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A client had their annual review due and provided the requested documentation to the insurer. This client had done their due-diligence, and to keep cash flow positive, had started selling some of their assets to help the business remain liquid.
On receiving this information, the insurer concluded that their asset base was no longer strong enough to support the annual limit that they needed to keep building. The insurer placed a restriction on the facility, halting certificates, and new work, as well as requesting for a capital injection of over $1.2 million due to their depleted asset position.
As the client had already begun selling assets, they were no longer in the position to gain that amount of capital in such a short period of time. Upon receiving this feedback from our client, we began discussions about their current situation and how we could best solve the problem.
We worked closely with our client and put together a business plan, which included their plans to replenish their asset position as their margins were slowly returning to a more normal level, giving them some more freedom for the future to stockpile some new assets.
The insurer reviewed the business plan and took the client and our commentary into consideration. With this updated information, the insurer looked at the situation favourably and were happy to provide a rollover of terms, subject to quarterly reviews. At the following quarterly review, our client was able to demonstrate an increase in asset base and profit margins from the last review.
A client recently had their annual review for their Builders Warranty Insurance and provided the requested documentation and information to the insurer. Due to the ongoing challenges within the building industry seen over the last few years, the client’s margins were viewed as slim and did not look favourable to the insurer on the initial viewing.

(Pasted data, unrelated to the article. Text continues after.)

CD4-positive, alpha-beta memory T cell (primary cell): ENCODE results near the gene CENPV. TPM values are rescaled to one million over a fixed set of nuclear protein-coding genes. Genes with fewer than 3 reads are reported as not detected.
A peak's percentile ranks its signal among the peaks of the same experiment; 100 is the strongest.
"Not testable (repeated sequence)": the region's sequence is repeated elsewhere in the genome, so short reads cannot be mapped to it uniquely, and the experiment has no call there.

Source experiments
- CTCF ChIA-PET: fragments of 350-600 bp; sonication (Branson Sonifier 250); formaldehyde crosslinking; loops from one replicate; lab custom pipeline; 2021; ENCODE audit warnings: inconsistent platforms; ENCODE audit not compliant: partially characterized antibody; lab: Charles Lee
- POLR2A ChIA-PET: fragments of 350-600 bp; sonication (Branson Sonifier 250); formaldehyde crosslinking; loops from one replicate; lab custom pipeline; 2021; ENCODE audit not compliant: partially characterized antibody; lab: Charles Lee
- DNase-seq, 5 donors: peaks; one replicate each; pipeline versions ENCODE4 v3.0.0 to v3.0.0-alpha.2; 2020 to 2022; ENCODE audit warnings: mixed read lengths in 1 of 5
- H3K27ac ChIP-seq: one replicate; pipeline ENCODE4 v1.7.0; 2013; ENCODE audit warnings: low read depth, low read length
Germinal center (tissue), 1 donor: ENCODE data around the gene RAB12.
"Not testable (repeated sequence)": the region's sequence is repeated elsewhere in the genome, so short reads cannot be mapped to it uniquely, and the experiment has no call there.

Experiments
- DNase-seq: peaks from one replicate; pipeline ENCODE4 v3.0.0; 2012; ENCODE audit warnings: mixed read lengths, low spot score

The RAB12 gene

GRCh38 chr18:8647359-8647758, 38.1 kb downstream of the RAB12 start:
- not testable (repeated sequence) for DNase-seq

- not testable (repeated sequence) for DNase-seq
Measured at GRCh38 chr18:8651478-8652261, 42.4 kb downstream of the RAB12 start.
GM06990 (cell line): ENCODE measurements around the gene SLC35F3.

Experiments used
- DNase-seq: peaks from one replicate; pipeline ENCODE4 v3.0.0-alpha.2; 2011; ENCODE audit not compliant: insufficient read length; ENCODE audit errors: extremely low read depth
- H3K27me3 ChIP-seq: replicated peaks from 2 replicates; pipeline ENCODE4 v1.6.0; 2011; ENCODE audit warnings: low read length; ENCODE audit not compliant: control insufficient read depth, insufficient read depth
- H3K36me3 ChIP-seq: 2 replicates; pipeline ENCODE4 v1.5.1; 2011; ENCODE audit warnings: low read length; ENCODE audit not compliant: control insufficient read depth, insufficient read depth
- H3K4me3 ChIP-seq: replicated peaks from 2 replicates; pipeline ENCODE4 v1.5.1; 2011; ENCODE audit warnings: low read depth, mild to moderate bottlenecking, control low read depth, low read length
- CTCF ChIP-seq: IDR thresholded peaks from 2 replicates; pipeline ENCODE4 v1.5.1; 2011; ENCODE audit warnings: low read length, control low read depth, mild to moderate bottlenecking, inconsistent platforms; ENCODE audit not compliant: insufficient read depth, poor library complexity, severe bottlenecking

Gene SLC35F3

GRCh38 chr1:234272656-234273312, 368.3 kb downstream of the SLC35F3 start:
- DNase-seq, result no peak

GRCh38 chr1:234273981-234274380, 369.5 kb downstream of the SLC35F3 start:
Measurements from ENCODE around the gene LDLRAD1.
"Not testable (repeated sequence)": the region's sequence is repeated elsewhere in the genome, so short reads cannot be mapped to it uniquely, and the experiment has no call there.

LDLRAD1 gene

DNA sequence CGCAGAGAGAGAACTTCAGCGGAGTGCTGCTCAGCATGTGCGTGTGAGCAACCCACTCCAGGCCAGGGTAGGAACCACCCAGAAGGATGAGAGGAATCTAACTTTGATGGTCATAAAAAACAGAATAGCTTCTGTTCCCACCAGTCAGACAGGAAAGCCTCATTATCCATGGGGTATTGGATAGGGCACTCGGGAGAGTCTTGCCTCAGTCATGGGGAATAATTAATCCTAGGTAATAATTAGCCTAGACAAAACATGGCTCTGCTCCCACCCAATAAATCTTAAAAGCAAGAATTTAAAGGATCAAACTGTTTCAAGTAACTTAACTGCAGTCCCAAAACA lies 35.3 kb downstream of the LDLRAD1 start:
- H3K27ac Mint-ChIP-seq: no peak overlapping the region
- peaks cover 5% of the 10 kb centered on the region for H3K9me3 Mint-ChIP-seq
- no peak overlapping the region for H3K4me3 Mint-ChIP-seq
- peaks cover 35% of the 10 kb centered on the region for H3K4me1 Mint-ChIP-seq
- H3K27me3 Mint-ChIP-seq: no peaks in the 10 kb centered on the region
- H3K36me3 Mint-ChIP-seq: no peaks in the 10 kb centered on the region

As a result, the insurer placed a restriction on the facility, halting certificates, and new work. They also provided terms that halved our client’s current annual limit and requested a capital injection of over $300,000 to satisfy their requirements.
Due to this outcome, our client was unable to start any new work, and had no way to provide a capital injection of that size in the short time frames outlined by the insurer. Our client proceeded to tell us that he would be calling his accountant to draft up the documentation to place his busi- ness into liquidation, as he thought that this was his only option.
After considerable discussion with the client, we initiated a meeting with him and his accountant and were able to talk through the documents that had been provided to insurer. We discovered that the accountant had not reported the information correctly and had overlooked a large portion of the business income and assets.
The accountant reviewed all the financial statements and documentation, providing updated versions that were then resubmitted to the insurer for review.
The insurer was happy with our client’s updated and correct financial reporting, and provided revised terms for the facility which included a rollover of his annual limit, and no facility restriction meaning we could start issuing certificates again.